Dear Ms Brown,

Thank you for inviting me to give evidence for the Committee’s inquiry, Road to recovery: impact of the pandemic on the Scottish labour market. During that session, I agreed to follow-up with the Committee with the latest data detailing international comparisons of inactivity rates in Scotland.

Internationally comparisons are generally made based on 15- to 64-year-olds, rather than 16- to 64-year-olds as used in the UK. In the UK, all 15-year-olds are considered to be economically inactive. They are also often presented as participation rates, rather than economic inactivity rates, whereby economic inactivity is the inverse of participation. Although we do not calculate a rate for Scotland on a 15- to 64-year-old basis, the 16- to 64-year-old economic inactivity rate for Scotland has averaged around 1 percentage point above the UK rate over the last five years.

Based on information held by the Organisation for Economic Co-operation and Development (OECD) for 2021, international economic inactivity rates ranged between 46% in India and 15% in Iceland. Across the OECD, the average economic inactivity rate was 28%, with the European Union at 26% and G7 countries averaging 25%. The UK rate of 22% was near the lower quartile mark, just below Lithuania and Malta, and just above Germany and Finland. Only Japan, New Zealand, Sweden, Switzerland, Netherlands, and Iceland have rates 20% or lower.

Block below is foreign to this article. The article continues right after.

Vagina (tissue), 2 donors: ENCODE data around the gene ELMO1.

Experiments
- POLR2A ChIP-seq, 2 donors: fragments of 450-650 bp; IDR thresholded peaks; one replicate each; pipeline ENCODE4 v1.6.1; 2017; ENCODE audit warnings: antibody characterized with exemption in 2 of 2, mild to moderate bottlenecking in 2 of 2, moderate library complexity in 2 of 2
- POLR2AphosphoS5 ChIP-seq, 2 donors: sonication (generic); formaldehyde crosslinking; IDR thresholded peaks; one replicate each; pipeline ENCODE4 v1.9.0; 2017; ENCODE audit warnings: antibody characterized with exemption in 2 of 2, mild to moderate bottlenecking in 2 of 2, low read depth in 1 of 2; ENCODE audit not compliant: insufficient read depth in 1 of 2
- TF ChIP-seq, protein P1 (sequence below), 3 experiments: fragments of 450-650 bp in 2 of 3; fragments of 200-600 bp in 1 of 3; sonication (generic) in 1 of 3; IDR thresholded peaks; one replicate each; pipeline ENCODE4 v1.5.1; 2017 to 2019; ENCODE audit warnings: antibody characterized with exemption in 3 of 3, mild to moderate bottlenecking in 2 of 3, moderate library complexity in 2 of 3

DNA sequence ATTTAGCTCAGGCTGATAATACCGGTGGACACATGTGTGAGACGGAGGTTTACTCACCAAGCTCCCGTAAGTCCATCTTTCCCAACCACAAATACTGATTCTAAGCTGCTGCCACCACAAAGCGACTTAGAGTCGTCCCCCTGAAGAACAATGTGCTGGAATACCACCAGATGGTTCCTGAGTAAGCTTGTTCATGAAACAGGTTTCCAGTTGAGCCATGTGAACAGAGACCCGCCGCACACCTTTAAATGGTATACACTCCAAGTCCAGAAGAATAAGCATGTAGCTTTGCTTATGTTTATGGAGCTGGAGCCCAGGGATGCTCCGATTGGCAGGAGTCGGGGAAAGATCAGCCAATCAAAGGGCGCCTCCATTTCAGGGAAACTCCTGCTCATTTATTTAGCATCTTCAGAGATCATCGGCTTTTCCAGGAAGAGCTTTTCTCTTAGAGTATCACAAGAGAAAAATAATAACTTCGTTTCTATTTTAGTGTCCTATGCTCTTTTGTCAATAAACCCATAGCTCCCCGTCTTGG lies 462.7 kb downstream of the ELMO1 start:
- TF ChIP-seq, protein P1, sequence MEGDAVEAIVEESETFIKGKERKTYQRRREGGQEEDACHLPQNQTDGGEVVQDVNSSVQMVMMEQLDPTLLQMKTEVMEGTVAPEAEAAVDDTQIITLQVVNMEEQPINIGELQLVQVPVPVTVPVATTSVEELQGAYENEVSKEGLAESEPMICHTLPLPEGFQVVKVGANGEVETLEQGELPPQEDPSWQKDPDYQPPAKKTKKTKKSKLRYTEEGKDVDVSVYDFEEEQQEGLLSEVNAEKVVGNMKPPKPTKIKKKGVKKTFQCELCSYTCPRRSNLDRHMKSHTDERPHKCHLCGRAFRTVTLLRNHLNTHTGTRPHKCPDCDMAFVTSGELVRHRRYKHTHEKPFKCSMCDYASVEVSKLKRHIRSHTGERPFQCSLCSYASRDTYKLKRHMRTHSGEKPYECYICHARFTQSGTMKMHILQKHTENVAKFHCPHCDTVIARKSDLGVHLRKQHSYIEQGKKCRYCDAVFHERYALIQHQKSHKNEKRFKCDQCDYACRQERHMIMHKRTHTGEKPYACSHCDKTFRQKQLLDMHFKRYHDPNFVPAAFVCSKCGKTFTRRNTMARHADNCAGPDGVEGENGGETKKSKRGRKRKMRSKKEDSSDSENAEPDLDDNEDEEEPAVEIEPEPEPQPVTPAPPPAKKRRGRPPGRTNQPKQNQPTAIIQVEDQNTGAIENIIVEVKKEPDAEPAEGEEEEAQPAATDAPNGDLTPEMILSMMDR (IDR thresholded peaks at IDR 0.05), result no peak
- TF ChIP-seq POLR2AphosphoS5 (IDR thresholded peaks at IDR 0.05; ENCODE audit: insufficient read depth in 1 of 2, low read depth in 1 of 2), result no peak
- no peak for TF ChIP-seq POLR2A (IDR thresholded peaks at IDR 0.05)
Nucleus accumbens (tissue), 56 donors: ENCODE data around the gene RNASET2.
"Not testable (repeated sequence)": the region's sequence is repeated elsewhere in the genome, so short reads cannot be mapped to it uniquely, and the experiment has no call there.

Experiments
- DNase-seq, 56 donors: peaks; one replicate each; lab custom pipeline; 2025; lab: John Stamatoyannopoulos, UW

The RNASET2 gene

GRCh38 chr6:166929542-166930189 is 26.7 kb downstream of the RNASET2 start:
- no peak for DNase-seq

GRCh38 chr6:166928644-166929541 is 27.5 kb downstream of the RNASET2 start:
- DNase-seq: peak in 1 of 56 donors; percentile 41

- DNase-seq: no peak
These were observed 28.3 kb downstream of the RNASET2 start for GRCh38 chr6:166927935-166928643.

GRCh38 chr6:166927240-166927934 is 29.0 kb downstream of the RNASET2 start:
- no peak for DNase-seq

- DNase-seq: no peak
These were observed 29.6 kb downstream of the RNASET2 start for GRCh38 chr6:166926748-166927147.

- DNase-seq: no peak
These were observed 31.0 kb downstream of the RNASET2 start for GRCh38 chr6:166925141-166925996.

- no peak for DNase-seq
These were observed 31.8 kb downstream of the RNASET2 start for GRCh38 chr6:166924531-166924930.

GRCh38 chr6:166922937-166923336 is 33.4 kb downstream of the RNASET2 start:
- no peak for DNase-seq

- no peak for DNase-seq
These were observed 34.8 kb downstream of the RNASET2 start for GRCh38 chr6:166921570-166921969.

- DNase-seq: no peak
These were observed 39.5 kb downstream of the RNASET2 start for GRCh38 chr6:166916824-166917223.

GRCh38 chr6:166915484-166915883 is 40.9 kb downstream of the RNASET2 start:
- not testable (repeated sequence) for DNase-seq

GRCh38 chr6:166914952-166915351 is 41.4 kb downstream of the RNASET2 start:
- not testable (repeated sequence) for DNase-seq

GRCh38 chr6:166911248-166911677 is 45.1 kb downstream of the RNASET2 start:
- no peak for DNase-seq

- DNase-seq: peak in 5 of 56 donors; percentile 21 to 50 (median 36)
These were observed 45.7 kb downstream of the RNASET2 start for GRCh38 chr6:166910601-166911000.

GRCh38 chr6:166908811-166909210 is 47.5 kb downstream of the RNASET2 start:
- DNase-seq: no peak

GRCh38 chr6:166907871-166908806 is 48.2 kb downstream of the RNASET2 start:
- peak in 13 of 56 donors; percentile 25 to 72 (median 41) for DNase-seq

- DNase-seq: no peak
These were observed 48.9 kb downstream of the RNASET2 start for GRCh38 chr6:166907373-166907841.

The latest comparison figures for Labour force participation, along with a number of other key measures, are available from the OECD Data website.

Kind regards,

David Freeman

Deputy Director for Labour Market and Household Statistics